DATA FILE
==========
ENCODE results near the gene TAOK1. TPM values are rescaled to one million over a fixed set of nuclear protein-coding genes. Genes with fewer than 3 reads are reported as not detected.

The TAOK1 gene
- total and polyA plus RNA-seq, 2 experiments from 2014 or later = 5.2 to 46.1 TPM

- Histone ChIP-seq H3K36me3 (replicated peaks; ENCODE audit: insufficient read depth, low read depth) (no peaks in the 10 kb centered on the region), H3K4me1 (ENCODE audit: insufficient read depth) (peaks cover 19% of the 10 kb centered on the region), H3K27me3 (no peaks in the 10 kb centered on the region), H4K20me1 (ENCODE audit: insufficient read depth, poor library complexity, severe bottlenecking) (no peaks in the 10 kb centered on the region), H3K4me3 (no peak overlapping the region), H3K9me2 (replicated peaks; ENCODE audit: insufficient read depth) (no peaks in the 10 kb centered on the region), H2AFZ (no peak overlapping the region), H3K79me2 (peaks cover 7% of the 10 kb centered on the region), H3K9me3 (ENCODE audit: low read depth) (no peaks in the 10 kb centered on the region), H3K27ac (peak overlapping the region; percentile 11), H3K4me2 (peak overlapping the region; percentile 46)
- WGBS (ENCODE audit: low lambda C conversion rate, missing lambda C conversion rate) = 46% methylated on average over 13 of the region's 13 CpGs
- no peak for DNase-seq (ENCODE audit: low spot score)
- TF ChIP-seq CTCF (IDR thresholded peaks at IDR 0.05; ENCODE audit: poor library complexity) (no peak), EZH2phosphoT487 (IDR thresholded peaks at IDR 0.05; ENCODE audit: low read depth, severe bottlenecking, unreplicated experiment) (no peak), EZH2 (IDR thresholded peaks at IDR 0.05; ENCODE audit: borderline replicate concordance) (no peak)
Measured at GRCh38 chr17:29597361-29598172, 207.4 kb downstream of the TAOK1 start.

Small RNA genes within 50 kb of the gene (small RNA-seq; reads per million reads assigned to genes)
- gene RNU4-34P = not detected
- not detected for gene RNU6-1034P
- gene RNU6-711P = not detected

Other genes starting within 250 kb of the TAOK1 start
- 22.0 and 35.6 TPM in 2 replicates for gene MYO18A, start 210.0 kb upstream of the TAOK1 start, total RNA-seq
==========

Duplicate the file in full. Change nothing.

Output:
ENCODE results near the gene TAOK1. TPM values are rescaled to one million over a fixed set of nuclear protein-coding genes. Genes with fewer than 3 reads are reported as not detected.

The TAOK1 gene
- total and polyA plus RNA-seq, 2 experiments from 2014 or later = 5.2 to 46.1 TPM

- Histone ChIP-seq H3K36me3 (replicated peaks; ENCODE audit: insufficient read depth, low read depth) (no peaks in the 10 kb centered on the region), H3K4me1 (ENCODE audit: insufficient read depth) (peaks cover 19% of the 10 kb centered on the region), H3K27me3 (no peaks in the 10 kb centered on the region), H4K20me1 (ENCODE audit: insufficient read depth, poor library complexity, severe bottlenecking) (no peaks in the 10 kb centered on the region), H3K4me3 (no peak overlapping the region), H3K9me2 (replicated peaks; ENCODE audit: insufficient read depth) (no peaks in the 10 kb centered on the region), H2AFZ (no peak overlapping the region), H3K79me2 (peaks cover 7% of the 10 kb centered on the region), H3K9me3 (ENCODE audit: low read depth) (no peaks in the 10 kb centered on the region), H3K27ac (peak overlapping the region; percentile 11), H3K4me2 (peak overlapping the region; percentile 46)
- WGBS (ENCODE audit: low lambda C conversion rate, missing lambda C conversion rate) = 46% methylated on average over 13 of the region's 13 CpGs
- no peak for DNase-seq (ENCODE audit: low spot score)
- TF ChIP-seq CTCF (IDR thresholded peaks at IDR 0.05; ENCODE audit: poor library complexity) (no peak), EZH2phosphoT487 (IDR thresholded peaks at IDR 0.05; ENCODE audit: low read depth, severe bottlenecking, unreplicated experiment) (no peak), EZH2 (IDR thresholded peaks at IDR 0.05; ENCODE audit: borderline replicate concordance) (no peak)
Measured at GRCh38 chr17:29597361-29598172, 207.4 kb downstream of the TAOK1 start.

Small RNA genes within 50 kb of the gene (small RNA-seq; reads per million reads assigned to genes)
- gene RNU4-34P = not detected
- not detected for gene RNU6-1034P
- gene RNU6-711P = not detected

Other genes starting within 250 kb of the TAOK1 start
- 22.0 and 35.6 TPM in 2 replicates for gene MYO18A, start 210.0 kb upstream of the TAOK1 start, total RNA-seq